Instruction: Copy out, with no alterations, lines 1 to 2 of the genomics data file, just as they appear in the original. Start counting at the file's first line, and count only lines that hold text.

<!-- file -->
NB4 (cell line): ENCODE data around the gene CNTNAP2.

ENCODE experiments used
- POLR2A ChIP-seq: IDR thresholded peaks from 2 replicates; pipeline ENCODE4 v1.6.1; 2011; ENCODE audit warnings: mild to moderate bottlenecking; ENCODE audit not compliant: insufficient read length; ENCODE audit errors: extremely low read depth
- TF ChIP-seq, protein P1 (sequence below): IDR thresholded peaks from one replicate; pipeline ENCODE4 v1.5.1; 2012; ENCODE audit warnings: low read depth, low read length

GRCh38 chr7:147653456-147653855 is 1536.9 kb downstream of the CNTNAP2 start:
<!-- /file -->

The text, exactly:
NB4 (cell line): ENCODE data around the gene CNTNAP2.

ENCODE experiments used